Happy New Year!
About half of us will make New Year’s resolutions this year, and they will be related to diet and exercise—activities that make us healthier and will help us live longer. Consider that good succession planning for our family business does the same thing: keeps the family business healthier and alive much longer than if we don’t have one.
Recently a non-family executive of a flourishing family business that has been around for many generations posed this hypothetical question to me: “Wouldn’t it be great if both the older and the younger generations made it their New Year’s resolutions to do succession planning and to communicate what their plans are to each other as well as to those of us who work with them?” It was a novel approach—both generations working on their own plans before coming to the table to work on a succession plan together. What I really liked was the idea that both generations would be planning for the future, devising strategies for keeping the business alive and the family involved for another generation regardless of how the discussion starts. Of course I agreed it would be a wonderful resolution.
You could argue that if you wanted to start to do something you could do it at any time, not an arbitrary time like the first of the year. And yet as human beings, there seem to be things we are hardwired to do. We clear things out at the end of the year and start new things at the beginning of a new year. Why not use this natural rhythm, this excuse of the New Year if you will, to start doing what you know you need to do?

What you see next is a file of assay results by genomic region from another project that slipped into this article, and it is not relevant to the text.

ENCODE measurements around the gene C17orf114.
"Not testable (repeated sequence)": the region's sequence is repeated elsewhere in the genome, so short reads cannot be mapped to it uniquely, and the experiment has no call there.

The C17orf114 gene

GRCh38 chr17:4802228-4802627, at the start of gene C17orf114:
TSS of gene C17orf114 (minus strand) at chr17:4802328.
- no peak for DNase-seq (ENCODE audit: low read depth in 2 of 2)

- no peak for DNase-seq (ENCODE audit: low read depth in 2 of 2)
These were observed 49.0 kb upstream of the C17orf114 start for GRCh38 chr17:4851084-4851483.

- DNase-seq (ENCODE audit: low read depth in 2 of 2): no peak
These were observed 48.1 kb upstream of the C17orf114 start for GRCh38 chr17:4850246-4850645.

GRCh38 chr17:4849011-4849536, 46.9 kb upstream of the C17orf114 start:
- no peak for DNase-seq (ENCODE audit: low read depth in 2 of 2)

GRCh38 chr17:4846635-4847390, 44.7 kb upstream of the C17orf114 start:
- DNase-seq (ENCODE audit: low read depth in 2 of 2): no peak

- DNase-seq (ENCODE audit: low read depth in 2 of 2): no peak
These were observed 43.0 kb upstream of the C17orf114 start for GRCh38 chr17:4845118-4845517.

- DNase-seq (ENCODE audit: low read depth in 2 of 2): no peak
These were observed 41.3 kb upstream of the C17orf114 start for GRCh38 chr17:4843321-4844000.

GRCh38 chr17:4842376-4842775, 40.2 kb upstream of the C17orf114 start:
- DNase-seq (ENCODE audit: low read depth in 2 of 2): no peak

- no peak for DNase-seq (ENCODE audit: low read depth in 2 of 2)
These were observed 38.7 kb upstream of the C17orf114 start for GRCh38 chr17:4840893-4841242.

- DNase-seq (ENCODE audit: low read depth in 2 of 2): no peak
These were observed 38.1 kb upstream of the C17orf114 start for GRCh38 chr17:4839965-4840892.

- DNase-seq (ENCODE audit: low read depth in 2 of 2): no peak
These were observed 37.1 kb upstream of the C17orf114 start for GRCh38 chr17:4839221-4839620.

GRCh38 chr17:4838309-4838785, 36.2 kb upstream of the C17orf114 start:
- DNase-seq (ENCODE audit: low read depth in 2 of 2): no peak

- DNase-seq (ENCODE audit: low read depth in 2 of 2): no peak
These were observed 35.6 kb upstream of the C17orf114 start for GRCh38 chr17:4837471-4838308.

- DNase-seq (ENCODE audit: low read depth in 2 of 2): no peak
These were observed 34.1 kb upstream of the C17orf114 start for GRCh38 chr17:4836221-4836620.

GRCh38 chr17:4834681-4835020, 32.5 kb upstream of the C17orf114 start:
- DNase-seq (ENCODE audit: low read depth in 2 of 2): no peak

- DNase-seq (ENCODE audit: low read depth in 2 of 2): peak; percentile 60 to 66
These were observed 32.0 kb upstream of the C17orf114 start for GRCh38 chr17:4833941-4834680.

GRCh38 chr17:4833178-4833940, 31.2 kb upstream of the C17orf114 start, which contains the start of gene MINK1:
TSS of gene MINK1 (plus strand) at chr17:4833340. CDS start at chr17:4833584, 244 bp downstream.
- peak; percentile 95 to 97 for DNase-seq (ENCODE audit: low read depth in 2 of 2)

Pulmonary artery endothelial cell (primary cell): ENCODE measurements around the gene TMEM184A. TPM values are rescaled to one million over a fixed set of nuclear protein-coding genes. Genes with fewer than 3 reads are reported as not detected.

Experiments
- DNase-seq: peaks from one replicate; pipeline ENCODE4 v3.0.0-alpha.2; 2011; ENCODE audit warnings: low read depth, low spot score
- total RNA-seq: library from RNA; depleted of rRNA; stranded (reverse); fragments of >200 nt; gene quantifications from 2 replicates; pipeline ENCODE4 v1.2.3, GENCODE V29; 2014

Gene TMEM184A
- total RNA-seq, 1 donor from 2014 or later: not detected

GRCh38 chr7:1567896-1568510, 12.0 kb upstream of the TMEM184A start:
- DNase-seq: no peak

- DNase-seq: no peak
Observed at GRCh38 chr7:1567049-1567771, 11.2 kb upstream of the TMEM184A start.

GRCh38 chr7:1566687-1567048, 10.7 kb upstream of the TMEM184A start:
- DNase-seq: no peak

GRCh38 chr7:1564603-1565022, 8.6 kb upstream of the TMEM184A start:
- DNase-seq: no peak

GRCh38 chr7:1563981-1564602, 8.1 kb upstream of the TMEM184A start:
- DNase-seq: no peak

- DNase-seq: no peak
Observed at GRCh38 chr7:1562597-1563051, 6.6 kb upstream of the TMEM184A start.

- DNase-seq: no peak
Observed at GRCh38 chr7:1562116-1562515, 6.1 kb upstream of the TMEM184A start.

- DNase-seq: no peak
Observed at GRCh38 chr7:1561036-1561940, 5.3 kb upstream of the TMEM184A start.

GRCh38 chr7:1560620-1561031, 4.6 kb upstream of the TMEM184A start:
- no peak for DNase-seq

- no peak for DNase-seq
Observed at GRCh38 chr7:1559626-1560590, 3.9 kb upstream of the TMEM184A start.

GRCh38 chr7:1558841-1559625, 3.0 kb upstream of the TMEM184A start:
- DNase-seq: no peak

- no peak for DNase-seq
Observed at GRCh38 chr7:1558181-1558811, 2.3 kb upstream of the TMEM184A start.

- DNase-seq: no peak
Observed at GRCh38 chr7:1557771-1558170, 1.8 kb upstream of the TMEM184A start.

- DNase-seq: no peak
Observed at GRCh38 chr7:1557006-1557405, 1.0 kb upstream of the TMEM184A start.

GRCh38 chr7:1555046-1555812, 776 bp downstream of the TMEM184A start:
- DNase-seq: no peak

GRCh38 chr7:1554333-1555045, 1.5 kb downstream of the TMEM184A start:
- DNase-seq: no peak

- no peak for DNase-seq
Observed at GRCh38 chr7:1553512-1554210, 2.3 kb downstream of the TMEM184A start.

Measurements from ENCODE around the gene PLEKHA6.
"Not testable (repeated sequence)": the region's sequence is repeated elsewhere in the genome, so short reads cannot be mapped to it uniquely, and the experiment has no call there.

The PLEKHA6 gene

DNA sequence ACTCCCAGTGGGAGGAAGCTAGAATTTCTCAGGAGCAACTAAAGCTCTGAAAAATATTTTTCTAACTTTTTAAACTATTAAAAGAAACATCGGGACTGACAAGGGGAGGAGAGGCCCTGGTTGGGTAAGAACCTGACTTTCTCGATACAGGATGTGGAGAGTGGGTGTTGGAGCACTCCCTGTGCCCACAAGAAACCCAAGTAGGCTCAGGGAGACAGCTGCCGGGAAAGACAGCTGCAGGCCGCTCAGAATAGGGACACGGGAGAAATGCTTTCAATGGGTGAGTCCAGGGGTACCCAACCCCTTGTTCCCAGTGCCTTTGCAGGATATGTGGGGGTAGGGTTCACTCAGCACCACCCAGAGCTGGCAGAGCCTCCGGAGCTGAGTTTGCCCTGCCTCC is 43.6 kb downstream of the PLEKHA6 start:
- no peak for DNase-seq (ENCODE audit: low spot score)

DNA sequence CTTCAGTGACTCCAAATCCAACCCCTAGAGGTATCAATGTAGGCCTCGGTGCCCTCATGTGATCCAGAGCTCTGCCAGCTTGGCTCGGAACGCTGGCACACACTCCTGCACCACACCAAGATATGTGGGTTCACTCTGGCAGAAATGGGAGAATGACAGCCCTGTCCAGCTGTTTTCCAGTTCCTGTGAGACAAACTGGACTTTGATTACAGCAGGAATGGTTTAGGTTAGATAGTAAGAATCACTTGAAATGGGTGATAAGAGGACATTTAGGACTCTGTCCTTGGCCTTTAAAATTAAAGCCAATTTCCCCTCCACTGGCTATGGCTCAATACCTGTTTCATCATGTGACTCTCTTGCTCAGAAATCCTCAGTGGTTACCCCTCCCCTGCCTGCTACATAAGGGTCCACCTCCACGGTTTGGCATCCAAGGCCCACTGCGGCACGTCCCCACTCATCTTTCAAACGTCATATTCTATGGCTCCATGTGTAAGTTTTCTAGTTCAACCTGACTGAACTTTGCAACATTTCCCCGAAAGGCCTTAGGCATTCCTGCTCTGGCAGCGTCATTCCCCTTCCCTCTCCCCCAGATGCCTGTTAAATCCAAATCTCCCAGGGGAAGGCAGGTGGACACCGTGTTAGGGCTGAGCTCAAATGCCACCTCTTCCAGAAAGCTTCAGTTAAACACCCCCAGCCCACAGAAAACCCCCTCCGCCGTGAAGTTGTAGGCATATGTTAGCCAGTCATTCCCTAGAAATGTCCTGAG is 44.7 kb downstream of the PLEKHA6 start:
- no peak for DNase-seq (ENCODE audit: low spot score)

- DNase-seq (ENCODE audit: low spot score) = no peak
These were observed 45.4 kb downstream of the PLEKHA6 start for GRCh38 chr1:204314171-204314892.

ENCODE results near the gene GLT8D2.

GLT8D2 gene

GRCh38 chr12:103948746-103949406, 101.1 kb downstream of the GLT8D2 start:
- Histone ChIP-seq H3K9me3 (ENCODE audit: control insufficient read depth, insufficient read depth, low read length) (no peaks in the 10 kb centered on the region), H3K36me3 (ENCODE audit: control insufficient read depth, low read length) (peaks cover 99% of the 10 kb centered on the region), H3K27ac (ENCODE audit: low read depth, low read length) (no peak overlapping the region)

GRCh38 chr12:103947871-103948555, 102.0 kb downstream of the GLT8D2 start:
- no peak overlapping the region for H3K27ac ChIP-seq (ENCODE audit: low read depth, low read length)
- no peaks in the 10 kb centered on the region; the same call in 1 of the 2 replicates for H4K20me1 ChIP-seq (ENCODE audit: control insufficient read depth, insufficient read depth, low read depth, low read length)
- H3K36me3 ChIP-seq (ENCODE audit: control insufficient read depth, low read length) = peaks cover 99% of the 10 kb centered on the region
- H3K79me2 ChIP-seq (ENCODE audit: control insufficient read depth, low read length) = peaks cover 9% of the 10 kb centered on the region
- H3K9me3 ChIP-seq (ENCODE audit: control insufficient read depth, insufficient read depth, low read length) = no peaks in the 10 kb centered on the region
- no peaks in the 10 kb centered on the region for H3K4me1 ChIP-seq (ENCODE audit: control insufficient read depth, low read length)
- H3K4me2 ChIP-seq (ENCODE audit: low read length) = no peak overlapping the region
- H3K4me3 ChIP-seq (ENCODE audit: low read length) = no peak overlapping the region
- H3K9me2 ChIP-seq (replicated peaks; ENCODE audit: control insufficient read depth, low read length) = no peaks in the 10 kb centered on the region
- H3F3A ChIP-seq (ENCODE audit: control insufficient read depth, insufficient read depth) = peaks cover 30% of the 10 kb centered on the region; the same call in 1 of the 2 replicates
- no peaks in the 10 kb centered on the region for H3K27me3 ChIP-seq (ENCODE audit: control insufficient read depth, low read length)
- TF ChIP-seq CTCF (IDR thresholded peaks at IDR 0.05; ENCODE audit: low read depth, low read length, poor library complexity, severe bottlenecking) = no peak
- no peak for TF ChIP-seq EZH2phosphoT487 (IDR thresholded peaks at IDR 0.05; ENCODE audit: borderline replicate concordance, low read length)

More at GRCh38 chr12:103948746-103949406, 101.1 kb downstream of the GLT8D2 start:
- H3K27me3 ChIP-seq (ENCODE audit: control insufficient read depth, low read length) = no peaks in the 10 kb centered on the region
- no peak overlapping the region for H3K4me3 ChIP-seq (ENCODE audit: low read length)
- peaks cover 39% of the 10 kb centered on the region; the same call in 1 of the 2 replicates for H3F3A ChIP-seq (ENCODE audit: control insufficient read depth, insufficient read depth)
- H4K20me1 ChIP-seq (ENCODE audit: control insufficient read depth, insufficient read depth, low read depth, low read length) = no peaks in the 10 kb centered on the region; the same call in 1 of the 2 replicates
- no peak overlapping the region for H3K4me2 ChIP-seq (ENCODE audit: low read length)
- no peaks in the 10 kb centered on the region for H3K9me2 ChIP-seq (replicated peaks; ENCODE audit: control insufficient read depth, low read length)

Have you and your family been talking about creating a succession plan, but you just don’t get around to it? Perhaps you’ve been discussing meeting for the purpose of ensuring that your family business lasts well into the next generation for years, but you haven’t even set up the first meeting. Having no plan for the future becomes the elephant in the room, the problem everyone is aware of but no one wants to talk about. Statesman John Foster Dulles once said: “The measure of success is not whether you have a tough problem to deal with, but whether it is the same problem you had last year.” Is talking about the future of your family business the same problem you had last year?
If you haven’t begun serious conversations about plans for the next ten years as well as your wishes for the future of your family business, use the beginning of this new year as a good reason to set up a meeting with your family members soon. After all, you do not want to have the same problem again next year.